Book Review: Twelve Diseases That Changed Our World

Modern society is far removed from the reality of death. That was not the case for the vast majority of human history, when parents would produce multiple offspring in the hope that a few might survive to adulthood. Well into the 20th century, infectious diseases cut lives tragically short, often in gruesome ways, radically transforming the course of human history in ways that are underappreciated in textbooks.

This is the focus of a book written by emeritus biology professor Irwin Sherman called “Twelve Diseases That Changed Our World,” which was originally published in 2007 but has taken on renewed relevance during the COVID-19 pandemic. Sherman masterfully interweaves explanations of the biology and epidemiology of the diseases with accounts, taken from historians or eyewitnesses, that are nauseatingly descriptive. Read the rest at Geopolitical Futures.

Mother Nature as a Geopolitical Force

History is biased, and not just because the victors tend to write it. The study of history is largely the study of humankind – specifically, the geopolitical events that have shaped human actions (and vice versa) over millennia. It’s true that to learn from the past, we must study ourselves. But what if we’re missing a large part of the story? What if Mother Nature plays just as large a role in shaping the course of human events as mankind? After all, any force that compels specific actions by nation-states is necessarily geopolitical. Read the rest at Geopolitical Futures.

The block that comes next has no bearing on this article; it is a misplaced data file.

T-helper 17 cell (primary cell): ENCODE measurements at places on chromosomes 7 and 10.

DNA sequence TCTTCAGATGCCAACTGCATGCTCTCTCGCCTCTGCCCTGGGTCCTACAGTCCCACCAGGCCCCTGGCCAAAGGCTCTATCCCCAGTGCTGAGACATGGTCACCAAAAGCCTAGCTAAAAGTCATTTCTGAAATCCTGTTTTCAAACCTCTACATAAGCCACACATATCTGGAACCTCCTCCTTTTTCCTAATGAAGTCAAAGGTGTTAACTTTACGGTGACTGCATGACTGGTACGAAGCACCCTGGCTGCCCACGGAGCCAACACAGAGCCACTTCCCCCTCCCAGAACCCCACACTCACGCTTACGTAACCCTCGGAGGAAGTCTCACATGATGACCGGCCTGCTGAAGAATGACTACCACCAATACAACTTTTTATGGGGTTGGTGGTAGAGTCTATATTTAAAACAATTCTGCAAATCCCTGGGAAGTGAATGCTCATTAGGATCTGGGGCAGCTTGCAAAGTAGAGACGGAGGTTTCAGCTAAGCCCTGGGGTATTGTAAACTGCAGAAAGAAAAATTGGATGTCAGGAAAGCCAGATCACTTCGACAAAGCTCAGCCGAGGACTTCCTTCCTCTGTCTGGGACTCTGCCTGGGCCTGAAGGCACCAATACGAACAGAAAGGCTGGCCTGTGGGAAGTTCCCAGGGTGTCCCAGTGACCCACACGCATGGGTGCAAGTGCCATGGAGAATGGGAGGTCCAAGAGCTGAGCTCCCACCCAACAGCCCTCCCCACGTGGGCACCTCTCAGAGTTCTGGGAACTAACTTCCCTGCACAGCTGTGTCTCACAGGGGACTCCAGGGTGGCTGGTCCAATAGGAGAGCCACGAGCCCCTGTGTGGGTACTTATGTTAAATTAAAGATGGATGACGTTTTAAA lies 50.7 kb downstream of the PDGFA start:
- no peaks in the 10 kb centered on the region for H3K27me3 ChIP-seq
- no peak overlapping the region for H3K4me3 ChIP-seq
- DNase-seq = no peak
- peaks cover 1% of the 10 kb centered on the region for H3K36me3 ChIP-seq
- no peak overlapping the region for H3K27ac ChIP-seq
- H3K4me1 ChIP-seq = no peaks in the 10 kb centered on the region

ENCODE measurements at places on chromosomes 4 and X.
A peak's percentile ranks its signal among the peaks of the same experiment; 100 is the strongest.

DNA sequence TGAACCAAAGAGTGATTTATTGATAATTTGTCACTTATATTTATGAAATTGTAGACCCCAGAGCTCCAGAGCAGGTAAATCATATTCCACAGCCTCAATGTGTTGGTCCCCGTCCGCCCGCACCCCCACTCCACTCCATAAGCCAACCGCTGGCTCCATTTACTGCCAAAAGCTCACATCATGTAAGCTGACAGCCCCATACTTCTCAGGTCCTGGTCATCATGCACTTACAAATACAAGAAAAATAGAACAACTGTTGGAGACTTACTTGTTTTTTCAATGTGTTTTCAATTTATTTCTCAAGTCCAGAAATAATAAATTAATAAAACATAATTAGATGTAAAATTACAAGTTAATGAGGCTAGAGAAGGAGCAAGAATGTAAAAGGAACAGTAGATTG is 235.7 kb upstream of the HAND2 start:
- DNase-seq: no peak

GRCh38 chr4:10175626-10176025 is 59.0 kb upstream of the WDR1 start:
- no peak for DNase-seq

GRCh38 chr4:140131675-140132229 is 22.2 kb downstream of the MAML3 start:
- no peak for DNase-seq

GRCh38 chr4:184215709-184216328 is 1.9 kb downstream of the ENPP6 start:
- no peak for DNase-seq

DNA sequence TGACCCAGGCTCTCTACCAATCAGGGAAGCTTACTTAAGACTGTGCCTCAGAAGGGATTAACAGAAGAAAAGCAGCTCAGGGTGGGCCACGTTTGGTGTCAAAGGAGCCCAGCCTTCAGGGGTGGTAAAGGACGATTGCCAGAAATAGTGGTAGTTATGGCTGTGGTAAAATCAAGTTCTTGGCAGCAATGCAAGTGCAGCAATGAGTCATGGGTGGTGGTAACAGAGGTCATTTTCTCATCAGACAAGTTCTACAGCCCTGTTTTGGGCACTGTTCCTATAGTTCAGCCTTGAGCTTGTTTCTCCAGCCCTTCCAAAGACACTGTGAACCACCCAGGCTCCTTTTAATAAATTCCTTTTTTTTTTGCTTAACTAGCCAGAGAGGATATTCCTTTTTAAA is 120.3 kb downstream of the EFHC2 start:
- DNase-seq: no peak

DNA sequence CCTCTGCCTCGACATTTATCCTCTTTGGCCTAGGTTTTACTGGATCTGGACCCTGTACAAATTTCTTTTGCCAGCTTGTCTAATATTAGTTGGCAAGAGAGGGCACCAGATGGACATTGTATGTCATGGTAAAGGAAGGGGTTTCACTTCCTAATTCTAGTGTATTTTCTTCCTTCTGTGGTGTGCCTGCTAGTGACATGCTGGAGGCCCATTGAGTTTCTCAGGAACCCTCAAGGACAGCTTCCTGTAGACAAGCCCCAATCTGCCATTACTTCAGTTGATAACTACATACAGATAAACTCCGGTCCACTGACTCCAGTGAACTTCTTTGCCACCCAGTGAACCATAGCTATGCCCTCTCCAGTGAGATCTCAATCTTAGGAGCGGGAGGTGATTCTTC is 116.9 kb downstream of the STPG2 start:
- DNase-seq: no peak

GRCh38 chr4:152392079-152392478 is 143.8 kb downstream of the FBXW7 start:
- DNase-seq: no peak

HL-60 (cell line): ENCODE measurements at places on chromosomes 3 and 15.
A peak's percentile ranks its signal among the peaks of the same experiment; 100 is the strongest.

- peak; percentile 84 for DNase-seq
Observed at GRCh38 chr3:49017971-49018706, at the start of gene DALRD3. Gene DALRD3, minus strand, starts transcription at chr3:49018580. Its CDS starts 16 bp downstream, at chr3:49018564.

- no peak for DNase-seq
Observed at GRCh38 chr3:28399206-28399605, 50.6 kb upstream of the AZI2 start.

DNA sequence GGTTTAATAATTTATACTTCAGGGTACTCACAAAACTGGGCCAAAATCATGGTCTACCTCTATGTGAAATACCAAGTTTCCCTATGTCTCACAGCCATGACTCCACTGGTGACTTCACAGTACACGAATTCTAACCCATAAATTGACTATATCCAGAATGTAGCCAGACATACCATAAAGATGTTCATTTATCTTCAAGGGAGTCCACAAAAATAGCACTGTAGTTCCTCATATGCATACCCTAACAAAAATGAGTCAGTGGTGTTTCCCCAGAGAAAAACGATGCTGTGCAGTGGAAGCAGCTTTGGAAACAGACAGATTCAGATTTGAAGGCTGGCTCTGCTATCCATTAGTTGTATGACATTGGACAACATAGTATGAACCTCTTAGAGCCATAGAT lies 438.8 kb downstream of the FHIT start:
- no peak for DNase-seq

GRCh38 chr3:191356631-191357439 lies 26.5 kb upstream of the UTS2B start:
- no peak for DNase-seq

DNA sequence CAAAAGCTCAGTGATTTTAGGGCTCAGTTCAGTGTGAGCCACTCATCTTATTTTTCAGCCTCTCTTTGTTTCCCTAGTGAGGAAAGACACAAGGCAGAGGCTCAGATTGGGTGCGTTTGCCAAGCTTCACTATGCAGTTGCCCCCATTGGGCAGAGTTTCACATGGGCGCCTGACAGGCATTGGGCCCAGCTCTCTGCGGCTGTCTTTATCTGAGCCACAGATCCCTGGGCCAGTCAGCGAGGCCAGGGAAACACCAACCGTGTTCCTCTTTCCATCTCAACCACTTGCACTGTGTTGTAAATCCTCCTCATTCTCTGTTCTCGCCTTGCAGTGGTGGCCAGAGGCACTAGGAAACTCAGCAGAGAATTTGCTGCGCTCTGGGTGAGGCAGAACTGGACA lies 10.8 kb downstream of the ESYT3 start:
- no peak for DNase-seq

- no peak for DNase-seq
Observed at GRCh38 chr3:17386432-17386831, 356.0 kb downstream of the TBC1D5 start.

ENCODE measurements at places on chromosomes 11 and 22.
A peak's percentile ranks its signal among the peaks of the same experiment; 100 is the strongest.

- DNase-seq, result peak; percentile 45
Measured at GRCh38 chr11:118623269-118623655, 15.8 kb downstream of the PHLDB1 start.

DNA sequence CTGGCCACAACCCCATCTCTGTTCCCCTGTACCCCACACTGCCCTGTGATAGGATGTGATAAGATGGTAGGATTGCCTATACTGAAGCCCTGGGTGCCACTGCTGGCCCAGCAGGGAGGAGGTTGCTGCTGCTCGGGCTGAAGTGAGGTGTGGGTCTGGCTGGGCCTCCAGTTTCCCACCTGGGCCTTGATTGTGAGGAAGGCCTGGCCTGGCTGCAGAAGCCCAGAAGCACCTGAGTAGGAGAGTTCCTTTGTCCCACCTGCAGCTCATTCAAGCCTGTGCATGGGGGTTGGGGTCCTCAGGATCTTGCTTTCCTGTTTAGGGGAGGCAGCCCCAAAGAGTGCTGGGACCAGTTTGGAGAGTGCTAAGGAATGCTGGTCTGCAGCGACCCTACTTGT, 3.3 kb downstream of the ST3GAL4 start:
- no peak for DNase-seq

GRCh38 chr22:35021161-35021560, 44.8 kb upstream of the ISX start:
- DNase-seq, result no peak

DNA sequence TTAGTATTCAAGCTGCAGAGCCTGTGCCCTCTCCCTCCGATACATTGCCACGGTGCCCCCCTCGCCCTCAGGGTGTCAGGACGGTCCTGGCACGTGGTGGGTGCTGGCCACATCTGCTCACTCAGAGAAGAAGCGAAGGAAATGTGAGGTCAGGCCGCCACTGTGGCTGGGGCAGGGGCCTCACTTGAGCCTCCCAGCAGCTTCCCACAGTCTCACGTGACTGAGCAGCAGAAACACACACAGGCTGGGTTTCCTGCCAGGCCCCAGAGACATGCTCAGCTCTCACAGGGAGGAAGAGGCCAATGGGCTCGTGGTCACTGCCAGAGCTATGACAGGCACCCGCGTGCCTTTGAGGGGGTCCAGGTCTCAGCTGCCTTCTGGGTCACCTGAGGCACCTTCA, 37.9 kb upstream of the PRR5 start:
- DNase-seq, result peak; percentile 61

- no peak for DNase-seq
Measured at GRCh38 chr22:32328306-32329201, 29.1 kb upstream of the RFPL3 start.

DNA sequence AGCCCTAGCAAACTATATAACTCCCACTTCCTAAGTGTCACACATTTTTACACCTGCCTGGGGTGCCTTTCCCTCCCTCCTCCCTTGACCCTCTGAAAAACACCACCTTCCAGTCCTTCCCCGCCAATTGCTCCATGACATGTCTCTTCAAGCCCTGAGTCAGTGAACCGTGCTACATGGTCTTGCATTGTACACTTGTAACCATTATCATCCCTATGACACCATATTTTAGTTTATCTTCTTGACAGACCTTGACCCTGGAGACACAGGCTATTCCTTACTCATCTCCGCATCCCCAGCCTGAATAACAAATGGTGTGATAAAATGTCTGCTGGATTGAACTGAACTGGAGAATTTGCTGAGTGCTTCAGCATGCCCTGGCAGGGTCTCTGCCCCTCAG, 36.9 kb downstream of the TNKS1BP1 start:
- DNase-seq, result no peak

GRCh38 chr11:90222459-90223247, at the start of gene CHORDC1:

Pathogen Jumped from Humans to Rabbits in 1976

This article was originally posted on RealClearScience.

Zoonotic diseases, such as the plague and Ebola virus, jump from animals to humans. Often, but not always, such interspecies transmission occurs following mutations in the pathogen’s genome that make it more suitable for targeting a new host. But, infectious disease is not a one-way street. This same evolutionary process also makes possible “reverse zoonosis” (more properly dubbed zooanthroponosis) — i.e., the transmission of disease from humans to animals. Continue reading

H7N9: The Next Influenza Pandemic?

This article was originally published on RealClearScience.

Since May of this year, 440 Chinese people have been infected with a new strain of influenza subtype H7N9, and 122 of them have died. Though the case-fatality rate suggested by this data is greatly inflated by asymptomatic and mild (and hence, unreported) cases, a new analysis in Trends in Microbiology suggests that the virus has the potential to become the next influenza pandemic. Continue reading